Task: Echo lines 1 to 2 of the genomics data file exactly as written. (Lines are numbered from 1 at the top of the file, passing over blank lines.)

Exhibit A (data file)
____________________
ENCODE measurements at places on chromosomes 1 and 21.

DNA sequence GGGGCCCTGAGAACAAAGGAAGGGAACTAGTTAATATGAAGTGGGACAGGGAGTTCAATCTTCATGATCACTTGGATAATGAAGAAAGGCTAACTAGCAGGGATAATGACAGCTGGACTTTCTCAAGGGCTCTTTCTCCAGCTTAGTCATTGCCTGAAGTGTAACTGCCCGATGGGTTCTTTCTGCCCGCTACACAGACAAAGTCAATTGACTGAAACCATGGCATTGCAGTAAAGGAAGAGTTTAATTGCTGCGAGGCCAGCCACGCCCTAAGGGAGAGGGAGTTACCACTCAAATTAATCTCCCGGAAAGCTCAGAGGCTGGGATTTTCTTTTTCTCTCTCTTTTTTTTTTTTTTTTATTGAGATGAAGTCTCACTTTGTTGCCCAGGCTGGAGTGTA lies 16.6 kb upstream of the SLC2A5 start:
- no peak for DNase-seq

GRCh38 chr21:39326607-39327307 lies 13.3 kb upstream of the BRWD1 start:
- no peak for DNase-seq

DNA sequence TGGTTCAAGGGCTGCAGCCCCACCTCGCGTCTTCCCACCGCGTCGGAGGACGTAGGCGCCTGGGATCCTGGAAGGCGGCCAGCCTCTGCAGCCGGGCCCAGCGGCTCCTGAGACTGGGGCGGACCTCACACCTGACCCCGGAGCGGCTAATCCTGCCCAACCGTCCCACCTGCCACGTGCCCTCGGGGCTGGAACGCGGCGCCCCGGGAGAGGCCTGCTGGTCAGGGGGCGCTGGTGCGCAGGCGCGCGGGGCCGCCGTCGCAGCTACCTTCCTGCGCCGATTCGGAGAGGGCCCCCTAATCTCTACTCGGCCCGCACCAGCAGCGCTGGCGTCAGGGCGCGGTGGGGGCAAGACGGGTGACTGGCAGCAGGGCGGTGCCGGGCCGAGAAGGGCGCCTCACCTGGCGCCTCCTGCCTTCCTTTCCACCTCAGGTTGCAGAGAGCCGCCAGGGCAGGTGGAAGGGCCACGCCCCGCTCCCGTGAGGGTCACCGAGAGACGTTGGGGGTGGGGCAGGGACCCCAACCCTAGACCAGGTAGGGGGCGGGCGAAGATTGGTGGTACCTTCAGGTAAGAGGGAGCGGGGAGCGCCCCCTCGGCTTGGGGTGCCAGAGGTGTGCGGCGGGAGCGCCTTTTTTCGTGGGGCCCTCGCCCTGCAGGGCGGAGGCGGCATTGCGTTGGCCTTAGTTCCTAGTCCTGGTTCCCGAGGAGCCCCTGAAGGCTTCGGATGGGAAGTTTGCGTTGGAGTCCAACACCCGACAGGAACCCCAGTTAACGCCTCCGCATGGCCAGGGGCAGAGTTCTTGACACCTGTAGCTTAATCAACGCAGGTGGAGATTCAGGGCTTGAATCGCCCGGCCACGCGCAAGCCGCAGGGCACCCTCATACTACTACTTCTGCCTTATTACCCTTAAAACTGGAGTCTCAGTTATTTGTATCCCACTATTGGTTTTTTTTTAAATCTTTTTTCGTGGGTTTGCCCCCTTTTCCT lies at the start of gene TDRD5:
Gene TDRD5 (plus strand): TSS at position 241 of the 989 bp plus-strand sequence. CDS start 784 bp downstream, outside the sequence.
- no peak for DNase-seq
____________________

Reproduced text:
ENCODE measurements at places on chromosomes 1 and 21.

DNA sequence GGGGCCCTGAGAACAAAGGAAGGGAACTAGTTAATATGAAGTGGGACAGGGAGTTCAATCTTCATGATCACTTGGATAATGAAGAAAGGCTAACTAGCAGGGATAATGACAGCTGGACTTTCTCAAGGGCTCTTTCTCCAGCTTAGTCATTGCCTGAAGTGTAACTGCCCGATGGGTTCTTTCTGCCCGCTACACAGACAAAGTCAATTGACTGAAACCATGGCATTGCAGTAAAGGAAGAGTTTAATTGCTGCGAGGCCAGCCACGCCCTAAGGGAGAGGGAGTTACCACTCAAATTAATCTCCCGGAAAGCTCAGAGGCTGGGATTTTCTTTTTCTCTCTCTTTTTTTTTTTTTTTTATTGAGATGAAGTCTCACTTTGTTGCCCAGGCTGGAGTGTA lies 16.6 kb upstream of the SLC2A5 start: